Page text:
Homeowners selecting roofing this year, whether for a new home or for replacement, may want to consider the trends being talked about among roofing experts.
The trends include environmental concerns, roof colors and “reflectivity,” the growth in interest in flat roofs in more modern architectural plans, the popularity of sheet metal roofs for their vintage charm and longevity, and the advance of solar products.
Shingle Choice. The tried and true asphalt shingle will stay strong as the number one choice for residential roofing. Asphalt shingles are really leading the way with durability and environmentally conscious technology, such as the cooling granules that are being combined with the asphalt to make homes more energy efficient.
While asphalt has always been the go-to choice for most homeowners and roofers, its popularity will continue to rise for one large reason—it now comes in several more durable and energy efficient options. Laminated asphalt shingles increase the lifespan of typical asphalt shingles. (The Freedonia Group market report expects an 80% jump in demand for laminated asphalt this year.)
Environmental friendliness. The more environmentally friendly and efficient a house is, the more attractive it will be to potential buyers. Beyond this, using environmentally friendly roofing materials will reduce a home’s environmental footprint and help lower utility bills. When it comes to roof design, efficient designs, efficient materials, and sustainable construction practices are all here to stay.
Lighter shades. Homeowners who automatically think of traditional darkly colored shingle roofs when they hear the word “roof” may need to rethink their vision. Lighter shades, such as whites, grays, beiges, and even light blues, are becoming more popular. Not only will lighter colors give a home a softer, warmer look, but they will also attract less heat to the house, keeping the interior cooler in the summertime.
Reflective roofs. If a homeowner prefers a more traditional, dark-colored roof, then there are other choices to keep a house cool: reflective materials. Coatings made of latex, silicone, acrylic and even polyurethane are all materials that allow specialty roofing materials to keep a roof cooler, and thus increase the home’s efficiency.
Applying a reflective coating over a darker colored roof to make it “cool” not only dramatically cuts energy consumption but also decreases roof maintenance costs because cool roofs last longer than average roofing.
Flat roofs. Although trends are all about the future of design, it is important to keep in mind that design is inherently cyclical. Such is the case with flat roofs, which were very popular during the midcentury modern design era and favored clean lines above all else. These roofs are beginning to see a rebirth in popularity, as is modern interior decorating.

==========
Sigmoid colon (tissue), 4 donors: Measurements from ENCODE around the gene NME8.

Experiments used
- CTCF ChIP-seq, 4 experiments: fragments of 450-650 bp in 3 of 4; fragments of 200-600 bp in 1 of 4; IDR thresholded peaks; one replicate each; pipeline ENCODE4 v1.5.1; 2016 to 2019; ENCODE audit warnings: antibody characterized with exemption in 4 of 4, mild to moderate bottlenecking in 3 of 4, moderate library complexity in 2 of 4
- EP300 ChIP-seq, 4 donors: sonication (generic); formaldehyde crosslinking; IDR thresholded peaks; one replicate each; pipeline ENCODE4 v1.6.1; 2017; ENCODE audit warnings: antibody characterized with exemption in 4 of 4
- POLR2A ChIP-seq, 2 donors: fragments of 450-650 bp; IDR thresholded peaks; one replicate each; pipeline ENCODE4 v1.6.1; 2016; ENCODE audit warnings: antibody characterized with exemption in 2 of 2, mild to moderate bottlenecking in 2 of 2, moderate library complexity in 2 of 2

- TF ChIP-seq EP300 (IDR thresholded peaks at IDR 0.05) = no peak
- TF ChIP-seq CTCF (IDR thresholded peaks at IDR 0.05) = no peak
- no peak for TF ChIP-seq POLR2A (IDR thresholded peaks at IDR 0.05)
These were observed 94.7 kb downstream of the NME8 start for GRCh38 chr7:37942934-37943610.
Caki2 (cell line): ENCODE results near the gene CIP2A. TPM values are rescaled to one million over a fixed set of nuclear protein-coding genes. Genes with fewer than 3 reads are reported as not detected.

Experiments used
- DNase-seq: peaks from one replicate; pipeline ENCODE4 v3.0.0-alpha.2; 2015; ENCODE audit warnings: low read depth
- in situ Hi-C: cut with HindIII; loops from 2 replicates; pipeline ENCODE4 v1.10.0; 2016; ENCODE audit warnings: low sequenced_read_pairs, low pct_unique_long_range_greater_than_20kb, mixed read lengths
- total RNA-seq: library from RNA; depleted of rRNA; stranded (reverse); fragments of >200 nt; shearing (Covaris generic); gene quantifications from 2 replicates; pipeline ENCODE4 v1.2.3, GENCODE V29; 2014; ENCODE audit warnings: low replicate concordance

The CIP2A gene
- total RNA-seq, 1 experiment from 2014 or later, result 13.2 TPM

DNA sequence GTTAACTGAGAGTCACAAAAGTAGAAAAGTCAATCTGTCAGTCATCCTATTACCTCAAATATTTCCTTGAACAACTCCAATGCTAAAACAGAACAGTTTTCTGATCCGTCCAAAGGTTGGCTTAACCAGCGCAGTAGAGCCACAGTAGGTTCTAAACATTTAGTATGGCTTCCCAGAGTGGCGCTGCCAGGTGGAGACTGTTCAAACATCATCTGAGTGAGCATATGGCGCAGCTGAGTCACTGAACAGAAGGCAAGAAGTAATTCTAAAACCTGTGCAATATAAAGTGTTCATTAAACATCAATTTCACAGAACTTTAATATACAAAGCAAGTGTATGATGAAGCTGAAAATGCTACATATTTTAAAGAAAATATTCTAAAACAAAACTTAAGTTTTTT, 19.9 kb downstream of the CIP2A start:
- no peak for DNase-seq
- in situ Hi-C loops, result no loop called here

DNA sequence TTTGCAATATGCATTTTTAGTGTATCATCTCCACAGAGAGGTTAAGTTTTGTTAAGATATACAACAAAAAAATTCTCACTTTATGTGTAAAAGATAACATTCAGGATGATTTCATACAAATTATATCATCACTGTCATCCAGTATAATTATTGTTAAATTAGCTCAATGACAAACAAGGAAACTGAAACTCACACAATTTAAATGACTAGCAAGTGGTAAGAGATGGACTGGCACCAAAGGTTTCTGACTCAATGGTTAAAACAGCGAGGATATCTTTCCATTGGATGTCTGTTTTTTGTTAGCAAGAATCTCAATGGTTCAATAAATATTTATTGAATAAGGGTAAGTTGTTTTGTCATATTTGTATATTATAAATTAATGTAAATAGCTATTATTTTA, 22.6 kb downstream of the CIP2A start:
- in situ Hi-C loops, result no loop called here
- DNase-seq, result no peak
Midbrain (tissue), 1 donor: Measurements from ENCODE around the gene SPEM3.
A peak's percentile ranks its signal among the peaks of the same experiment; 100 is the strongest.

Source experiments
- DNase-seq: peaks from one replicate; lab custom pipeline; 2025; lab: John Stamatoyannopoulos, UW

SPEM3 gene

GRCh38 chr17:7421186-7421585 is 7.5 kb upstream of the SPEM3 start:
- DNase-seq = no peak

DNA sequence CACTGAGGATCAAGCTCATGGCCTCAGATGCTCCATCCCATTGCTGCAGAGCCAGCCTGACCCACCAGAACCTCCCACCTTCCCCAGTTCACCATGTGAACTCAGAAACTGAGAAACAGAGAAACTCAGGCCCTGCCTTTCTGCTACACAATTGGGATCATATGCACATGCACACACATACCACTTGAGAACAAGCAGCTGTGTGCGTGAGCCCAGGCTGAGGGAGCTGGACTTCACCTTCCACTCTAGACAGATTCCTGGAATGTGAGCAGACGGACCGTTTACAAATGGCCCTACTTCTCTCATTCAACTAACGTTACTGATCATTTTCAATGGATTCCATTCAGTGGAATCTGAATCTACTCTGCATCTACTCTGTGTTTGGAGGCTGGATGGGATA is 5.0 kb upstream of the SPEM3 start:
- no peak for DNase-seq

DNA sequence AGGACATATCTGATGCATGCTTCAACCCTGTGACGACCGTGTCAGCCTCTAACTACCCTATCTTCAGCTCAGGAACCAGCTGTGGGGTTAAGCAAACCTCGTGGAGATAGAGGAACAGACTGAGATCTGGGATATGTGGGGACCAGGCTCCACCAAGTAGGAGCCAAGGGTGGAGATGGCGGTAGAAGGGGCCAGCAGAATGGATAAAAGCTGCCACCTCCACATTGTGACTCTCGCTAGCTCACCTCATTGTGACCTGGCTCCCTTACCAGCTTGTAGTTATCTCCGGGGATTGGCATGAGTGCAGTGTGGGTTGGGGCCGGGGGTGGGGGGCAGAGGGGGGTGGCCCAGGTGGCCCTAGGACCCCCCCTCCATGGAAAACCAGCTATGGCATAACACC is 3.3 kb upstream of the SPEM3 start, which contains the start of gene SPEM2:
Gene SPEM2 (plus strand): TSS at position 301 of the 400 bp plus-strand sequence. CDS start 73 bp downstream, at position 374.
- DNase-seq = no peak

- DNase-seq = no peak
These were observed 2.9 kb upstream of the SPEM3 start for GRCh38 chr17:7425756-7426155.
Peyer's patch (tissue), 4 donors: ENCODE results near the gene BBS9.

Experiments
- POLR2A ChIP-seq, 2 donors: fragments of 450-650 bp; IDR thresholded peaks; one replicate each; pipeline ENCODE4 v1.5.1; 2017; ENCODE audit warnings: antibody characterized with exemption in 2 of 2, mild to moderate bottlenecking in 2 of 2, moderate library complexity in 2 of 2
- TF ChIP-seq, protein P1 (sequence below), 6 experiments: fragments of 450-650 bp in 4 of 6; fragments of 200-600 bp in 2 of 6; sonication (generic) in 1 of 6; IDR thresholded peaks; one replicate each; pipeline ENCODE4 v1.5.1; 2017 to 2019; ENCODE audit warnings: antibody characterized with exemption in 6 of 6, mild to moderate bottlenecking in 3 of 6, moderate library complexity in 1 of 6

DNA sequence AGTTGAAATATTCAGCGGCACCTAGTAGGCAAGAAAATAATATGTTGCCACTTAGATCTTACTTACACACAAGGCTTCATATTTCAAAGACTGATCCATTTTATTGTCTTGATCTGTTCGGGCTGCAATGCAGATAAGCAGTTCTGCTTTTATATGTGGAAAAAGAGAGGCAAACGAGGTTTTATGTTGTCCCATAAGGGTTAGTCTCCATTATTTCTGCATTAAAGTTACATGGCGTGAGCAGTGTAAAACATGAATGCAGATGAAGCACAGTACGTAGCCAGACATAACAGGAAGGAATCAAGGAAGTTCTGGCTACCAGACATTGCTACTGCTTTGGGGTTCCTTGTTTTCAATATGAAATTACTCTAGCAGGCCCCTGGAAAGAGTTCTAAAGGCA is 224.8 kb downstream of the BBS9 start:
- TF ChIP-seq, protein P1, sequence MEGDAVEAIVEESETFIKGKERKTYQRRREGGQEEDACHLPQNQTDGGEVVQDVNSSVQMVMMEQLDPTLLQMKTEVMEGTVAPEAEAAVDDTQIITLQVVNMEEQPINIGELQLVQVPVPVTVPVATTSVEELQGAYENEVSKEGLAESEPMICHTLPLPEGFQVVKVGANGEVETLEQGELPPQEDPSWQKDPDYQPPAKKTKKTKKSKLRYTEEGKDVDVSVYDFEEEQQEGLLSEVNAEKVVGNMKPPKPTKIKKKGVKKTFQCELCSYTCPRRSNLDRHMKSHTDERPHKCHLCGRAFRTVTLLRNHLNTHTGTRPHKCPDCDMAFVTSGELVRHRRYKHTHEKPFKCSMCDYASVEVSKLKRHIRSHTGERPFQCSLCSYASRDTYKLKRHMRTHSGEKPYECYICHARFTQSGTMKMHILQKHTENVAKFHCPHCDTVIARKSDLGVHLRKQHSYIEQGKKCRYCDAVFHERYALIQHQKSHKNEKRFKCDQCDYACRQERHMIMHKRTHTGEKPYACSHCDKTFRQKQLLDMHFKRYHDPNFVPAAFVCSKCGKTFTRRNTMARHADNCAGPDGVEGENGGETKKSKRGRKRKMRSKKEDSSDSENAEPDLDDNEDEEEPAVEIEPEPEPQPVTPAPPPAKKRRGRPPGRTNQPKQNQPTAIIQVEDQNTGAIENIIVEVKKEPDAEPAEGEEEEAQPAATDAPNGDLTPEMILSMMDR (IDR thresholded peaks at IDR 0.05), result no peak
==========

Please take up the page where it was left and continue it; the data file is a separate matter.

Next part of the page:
Sheet metal roofs. Another byproduct of the substantiality trend, sheet metal roofs are becoming more and more popular for residential buildings. The longevity of these roofs—40 years, as opposed to about 25 years for a traditional roof—give a home a low carbon footprint.
Solar Choice. Harnessing the sun’s power and converting it into electricity is no new thing, but the popularity of solar roofing to reduce energy bill costs and reduce negative effects on the environment is on the rise.
Homeowners can choose from photovoltaic roofing systems, tile solar roofing, solar shingles, and photovoltaic modules. And while solar can be installed either with a new roof (or roof replacement) or to an existing structure, homeowners can now harness the thermal energy from the sun and convert it into electricity to reduce their reliance on the electrical grid and reduce carbon emissions.
Designed to look like ordinary asphalt shingles, solar shingles (also called building-integrated photovoltaics (BIPV) protect the roof and are meant to be as durable and flexible as regular shingles. They’re also lightweight and easy to install. The latest development is a new line of thin-film shingles that use CIGS technology (copper indium gallium diselenide), which is laminated in thin films– hence the name– over the shingles. They match the flexibility of ordinary shingles. Other solar shingles are made with silicon, the material used in most solar panels.
New Slate & Shakes
Beginning in the 1990s advanced, injection-molded polymers used to create a new breed of roofing material. Emulating the appearance of slate or shakes—the molds are actually made from those materials—these new materials came without the high cost, fragile nature, and need for specialized installers.
And at the same time, these roofing materials offer exceptional performance in fires, high winds, hailstorms, and relentless sunshine.
Pellets of the colored plastic polymer are blended with UV inhibitors and fire retardants and the mix is then heated to a liquid and injected into a mold where up to 1,000 tons of hydraulic pressure is used to produce a tile of uniform density with consistently attractive appearance.
One advantage of these new roofing tiles is that because they are molded to resemble natural materials there is less likelihood of repeated patterns which are a giveaway of manmade materials.
And because these materials feature engineered construction, ribs on the underside give them the look of thickness associated with slate or shakes, but without the extra weight normally associated with these materials.
A wide range of colors allows homeowners to choose the right hue or blend of hues to complement their home design. To reduce problems with color mixes and save time at the job site, tiles of different colors are mixed in the factory before shipment.
These materials are also tested by third-party testing companies to assure that the roofing meets or exceeds industry standards and building codes.